PM me if you want me to delete your post from my reply.
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Old 11-09-2012, 19:51   #262
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I thought that it was very much worth it. In fact, it is one of the best things that I have ever read on Glocktalk.

PM me if you want me to delete your post from my reply.


What Surf said +2


Back in 89 I took command of my first Cavalry Troop. I was shooting NRA Highpower matches at the time and was the only soldier in my entire Cavalry Regiment of 5,000 that was an active competitor.

We had a recurring problem of soldiers--particularly non combat MOS soldiers failing to qualify with their weapons. Now normally, basic Rifle Marksmanship was an NCO function. Not an officer function. But really--there were 5 decent NCO's in the whole unit who knew crap about rifle marksmanship. So the Squadron CO pegs me to fix the Squadron's Marksmanship program because he knew I had a passion for rifle competition.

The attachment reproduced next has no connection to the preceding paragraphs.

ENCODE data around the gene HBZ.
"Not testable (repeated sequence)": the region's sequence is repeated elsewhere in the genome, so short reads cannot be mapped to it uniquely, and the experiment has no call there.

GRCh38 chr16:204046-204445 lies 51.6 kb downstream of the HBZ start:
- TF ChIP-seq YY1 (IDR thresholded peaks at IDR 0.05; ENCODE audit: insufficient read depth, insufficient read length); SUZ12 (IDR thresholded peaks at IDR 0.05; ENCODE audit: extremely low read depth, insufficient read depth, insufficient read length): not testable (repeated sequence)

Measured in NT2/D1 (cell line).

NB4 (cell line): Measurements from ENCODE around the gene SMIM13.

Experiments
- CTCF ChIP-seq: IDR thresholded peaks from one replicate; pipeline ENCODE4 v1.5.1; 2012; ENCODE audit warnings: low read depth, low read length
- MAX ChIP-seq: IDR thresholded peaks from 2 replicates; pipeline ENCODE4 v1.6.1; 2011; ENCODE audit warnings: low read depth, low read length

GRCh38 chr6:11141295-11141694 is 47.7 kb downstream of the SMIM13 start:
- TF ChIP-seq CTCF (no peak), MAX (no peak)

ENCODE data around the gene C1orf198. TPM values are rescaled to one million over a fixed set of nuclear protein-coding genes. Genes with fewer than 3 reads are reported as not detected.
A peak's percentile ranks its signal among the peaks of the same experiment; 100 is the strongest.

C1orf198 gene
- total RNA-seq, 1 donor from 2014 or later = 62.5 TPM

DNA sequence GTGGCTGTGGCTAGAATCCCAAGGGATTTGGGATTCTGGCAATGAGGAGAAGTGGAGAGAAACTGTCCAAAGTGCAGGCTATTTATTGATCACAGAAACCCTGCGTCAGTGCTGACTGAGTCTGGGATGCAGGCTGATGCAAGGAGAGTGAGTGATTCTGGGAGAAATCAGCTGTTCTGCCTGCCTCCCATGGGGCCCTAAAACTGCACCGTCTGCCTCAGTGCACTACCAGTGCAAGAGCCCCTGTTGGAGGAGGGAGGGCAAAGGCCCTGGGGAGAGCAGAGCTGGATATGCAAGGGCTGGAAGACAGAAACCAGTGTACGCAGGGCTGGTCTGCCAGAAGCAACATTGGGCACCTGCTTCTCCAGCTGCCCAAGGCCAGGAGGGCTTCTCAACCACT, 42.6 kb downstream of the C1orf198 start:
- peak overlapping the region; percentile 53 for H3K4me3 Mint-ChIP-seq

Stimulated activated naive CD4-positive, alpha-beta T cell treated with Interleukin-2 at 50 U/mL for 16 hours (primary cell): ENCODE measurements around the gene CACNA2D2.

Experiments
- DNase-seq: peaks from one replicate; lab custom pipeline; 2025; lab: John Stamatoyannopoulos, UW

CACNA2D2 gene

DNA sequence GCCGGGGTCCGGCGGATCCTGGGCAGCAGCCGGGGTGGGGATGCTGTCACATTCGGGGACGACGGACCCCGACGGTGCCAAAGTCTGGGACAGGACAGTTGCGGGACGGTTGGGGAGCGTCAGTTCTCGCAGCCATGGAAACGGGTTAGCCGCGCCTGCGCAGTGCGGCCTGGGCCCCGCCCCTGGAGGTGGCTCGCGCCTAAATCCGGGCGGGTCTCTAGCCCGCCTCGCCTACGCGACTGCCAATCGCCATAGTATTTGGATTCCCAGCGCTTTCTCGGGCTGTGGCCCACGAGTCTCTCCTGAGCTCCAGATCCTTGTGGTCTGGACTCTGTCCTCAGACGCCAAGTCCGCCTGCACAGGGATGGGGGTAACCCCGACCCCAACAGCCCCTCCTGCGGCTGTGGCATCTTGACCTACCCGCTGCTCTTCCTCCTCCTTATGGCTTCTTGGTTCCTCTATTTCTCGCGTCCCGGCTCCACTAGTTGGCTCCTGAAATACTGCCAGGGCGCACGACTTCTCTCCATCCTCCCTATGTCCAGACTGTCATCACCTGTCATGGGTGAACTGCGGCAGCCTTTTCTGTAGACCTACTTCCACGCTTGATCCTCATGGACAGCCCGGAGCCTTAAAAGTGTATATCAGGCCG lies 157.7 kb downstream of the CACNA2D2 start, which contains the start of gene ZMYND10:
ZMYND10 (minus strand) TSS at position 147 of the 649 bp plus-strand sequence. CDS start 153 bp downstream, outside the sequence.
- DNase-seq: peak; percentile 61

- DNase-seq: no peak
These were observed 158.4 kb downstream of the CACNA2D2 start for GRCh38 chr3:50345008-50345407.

In the past the total marksmanship program consisted of an annual qualification. Set up a rifle range, hand the troop a couple magazines of ammo, and go qualify. No practice, no sight ins...just go qualify. Is it any wonder 40% or more were failing?

Being an officer I dusted off the Training Manual on Basic Rifle Marksmanship--looked up some of the recommended pre-qualification training and practice ranges and sat down with some of the senior NCOs and Sergeant Majors in the Squadron. Holy crap! You'd have thought I was talking spanish to these guys. And being NCO's I was told 20 different reasons why what I suggested wouldn't work....